Demandbase has been the leader in account-based marketing for the past 6 years. In fact, they practically invented the term, and their platform enables B2B businesses to deploy ABM strategies using an AI engine and proprietary IP recognition technology.
Jessica Fewless is Vice President, ABM Strategy & Field Marketing for Demandbase. I got the chance to do an in-depth interview with her about all things ABM in order to help marketers learn how to build a target account list, nurture those relationships, and use data to inform closing opportunities. We also spoke about the upcoming ABM Innovation Summit and the brand-new book she wrote with Demandbase CEO Chris Golec and CMO Peter Isaacson titled “Account-Based Marketing: How to Target and Engage the Companies That Will Grow Your Revenue,” which releases March 19th.
Jessica shares a lot of great info all marketers should find valuable, whether they are veterans in account-based marketing or are just getting started. Buckle up for a mini-master class on how to implement an ABM strategy in your company!
(The following has been edited for clarity and length.)
Thanks for taking the time to speak with me! My first question is about choosing who to target. Most marketers have this huge list of prospects, numbering in the thousands or even tens of thousands. How do you narrow this list down to choose your targeted accounts, say 50 or so?
It kind of depends on an organization’s goals and objectives with their ABM program. Starting at the highest level, it comes down to business objectives, headcount and budget.
The first thing you need to do is identify what the ideal customer profile looks like, the customers that would be successful customers with your company. That’s going to disqualify quite a few companies out there. Having a real well-defined customer profile that’s agreed upon at the highest levels of the organization — and sales, marketing, finance, customer success — is the first step to getting your targeted account list.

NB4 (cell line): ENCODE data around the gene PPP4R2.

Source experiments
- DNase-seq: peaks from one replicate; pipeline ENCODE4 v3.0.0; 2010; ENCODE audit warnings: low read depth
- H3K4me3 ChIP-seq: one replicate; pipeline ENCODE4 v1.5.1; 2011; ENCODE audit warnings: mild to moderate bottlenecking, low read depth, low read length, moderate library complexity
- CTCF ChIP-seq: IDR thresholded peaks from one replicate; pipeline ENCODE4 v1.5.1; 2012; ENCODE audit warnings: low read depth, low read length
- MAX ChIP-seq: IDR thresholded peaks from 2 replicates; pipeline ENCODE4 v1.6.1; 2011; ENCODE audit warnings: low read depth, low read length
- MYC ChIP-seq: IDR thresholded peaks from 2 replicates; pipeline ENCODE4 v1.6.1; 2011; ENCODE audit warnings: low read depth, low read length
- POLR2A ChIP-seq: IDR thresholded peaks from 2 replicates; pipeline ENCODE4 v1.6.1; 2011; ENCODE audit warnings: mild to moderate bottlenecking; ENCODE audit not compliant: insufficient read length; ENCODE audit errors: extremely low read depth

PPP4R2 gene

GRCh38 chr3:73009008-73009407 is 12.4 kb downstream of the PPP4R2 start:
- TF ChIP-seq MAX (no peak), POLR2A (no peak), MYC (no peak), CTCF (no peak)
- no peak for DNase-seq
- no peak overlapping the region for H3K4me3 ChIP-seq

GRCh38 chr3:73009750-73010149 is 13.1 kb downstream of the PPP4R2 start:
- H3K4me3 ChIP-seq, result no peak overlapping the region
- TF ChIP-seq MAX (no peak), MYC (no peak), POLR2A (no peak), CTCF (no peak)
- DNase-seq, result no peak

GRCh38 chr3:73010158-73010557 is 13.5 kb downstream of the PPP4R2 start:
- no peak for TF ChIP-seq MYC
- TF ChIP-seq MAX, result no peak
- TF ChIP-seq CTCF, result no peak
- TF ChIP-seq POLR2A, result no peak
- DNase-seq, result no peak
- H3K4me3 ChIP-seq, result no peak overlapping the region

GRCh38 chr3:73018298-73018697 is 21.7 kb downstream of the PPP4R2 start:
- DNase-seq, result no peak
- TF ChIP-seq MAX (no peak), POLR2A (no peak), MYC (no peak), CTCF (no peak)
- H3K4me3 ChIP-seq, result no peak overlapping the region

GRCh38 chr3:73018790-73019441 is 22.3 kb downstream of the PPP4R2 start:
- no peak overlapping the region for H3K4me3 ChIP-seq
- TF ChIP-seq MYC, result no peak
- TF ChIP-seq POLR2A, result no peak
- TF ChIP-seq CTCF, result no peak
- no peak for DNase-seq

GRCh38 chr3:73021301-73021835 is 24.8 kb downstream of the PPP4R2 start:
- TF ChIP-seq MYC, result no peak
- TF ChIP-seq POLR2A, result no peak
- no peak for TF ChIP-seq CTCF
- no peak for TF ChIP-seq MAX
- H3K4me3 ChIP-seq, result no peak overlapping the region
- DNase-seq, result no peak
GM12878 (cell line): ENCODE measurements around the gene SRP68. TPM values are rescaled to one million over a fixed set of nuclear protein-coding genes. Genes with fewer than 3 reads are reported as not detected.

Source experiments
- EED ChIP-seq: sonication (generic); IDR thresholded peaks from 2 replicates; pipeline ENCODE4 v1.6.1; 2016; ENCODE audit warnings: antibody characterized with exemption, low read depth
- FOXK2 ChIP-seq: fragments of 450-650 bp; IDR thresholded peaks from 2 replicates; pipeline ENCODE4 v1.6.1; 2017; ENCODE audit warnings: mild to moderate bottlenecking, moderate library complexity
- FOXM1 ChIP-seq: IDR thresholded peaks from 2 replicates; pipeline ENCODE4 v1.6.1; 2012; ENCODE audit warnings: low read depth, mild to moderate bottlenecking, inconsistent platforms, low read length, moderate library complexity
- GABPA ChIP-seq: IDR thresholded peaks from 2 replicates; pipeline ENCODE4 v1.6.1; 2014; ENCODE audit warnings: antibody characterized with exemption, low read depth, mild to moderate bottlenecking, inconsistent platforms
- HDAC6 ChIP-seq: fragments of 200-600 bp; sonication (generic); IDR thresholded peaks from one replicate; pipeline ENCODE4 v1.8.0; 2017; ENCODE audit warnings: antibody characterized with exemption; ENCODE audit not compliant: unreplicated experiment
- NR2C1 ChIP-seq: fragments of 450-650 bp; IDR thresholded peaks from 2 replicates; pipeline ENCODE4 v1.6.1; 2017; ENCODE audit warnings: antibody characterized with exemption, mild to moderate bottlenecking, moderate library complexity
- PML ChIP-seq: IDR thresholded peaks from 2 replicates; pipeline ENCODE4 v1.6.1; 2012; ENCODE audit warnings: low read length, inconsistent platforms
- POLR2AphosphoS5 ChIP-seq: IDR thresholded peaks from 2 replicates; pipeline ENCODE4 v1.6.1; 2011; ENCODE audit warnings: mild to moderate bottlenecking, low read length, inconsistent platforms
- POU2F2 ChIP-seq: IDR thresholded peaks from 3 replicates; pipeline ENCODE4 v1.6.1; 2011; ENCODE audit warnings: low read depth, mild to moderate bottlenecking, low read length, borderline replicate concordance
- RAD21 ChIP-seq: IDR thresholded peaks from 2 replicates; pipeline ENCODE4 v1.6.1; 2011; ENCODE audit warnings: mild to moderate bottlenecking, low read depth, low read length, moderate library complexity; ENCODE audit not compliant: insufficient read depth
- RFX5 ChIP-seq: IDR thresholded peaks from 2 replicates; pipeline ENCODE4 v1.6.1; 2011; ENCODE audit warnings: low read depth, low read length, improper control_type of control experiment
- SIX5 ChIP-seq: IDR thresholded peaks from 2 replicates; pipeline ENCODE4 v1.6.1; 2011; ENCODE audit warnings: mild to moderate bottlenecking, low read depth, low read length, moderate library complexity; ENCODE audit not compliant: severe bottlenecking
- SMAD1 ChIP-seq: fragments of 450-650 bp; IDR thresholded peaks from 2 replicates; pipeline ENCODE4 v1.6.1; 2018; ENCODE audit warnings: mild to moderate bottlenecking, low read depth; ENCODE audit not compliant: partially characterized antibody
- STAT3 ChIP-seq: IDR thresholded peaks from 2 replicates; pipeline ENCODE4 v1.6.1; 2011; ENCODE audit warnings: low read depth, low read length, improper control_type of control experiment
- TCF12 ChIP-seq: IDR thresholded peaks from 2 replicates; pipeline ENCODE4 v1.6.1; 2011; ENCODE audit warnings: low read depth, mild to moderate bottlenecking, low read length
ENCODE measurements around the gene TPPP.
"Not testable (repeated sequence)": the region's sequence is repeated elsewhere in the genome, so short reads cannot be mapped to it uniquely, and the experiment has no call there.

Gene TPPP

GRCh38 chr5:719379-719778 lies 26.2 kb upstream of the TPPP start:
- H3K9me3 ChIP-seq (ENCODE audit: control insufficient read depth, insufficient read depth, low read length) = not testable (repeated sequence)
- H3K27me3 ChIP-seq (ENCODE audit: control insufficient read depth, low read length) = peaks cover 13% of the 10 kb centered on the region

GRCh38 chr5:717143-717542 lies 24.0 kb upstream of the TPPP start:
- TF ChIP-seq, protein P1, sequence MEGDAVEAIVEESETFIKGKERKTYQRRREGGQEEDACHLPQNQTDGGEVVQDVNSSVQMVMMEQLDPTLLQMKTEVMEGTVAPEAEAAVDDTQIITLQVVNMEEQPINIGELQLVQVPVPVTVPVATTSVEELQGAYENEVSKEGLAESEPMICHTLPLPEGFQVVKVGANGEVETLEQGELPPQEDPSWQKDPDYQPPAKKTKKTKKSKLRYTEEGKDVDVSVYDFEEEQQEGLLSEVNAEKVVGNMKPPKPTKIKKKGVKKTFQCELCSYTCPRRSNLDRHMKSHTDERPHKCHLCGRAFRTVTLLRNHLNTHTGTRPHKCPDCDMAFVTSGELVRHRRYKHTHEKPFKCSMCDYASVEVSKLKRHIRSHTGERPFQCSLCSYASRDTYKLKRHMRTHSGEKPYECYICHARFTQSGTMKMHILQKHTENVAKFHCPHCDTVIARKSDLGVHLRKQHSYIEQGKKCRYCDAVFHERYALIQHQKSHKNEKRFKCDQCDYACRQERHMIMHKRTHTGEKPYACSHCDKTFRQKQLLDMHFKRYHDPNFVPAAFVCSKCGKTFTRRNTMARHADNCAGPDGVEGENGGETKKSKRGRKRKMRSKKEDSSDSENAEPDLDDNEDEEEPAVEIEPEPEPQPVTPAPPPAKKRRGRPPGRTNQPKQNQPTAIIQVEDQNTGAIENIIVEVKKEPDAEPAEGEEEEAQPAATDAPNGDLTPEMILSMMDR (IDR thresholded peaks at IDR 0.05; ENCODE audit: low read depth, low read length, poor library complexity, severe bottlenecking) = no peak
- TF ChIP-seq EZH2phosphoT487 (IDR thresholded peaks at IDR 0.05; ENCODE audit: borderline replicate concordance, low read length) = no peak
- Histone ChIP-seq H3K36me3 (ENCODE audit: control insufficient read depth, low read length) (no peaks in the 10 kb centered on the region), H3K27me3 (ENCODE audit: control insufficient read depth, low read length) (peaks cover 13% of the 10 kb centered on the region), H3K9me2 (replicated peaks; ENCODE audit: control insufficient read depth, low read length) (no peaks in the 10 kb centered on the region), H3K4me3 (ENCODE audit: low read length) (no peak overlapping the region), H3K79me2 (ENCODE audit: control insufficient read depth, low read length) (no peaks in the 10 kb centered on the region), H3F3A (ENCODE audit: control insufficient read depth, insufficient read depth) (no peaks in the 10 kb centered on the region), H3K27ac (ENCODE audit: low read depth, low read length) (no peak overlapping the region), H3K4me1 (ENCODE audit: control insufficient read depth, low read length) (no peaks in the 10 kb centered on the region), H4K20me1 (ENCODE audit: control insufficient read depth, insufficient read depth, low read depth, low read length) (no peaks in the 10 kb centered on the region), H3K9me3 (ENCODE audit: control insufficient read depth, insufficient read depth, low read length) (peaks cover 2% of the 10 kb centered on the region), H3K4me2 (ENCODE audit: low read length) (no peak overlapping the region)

That list is still going to be too large for an organization to focus on, so there’s three tiers of ABM that we like to talk about.
There’s the one-to-one ABM. Which will be more of that 50 number you were talking about. That would be one marketer assigned to one account. Those are going to be the most strategic accounts to the organization. It can be a mix of existing customers as well as prospects. It’s the top accounts the company is going to rally around and place the highest resources behind to make them customers, and once they are, to increase share of wallet.
For most companies though, that’s only going to satisfy about 30 percent of their revenue goal. You still have the other 70 percent. This is where the other two tiers come in: the one-to-few and one-to-many.
We at Demandbase really talk about the one-to-many, and that’s just really putting finer points in your overall strategy. Instead of casting a wide net, it’s helping those companies which fit your ICP [Ideal Customer Profile] see your advertisements and get those emails. It’s saying “We want to bring these 1000 companies in as customers, so we are going to focus our efforts to those 1000 accounts.” Whether that be through focused advertising, emails, website personalization — everything can be focused.
The way that manifests is, for example, our field marketing team does not spend a single dollar on an account that’s not on our target account list. The old rule of thumb for field marketing was like, “Hey we are going to get this room for 200 for a workshop and we will fill that room with whoever we can get in the door.” Some of those people are going to be valuable, but you will also get a lot of tire kickers who will never buy from us but come to these kind of events for the free refreshments. (laughs)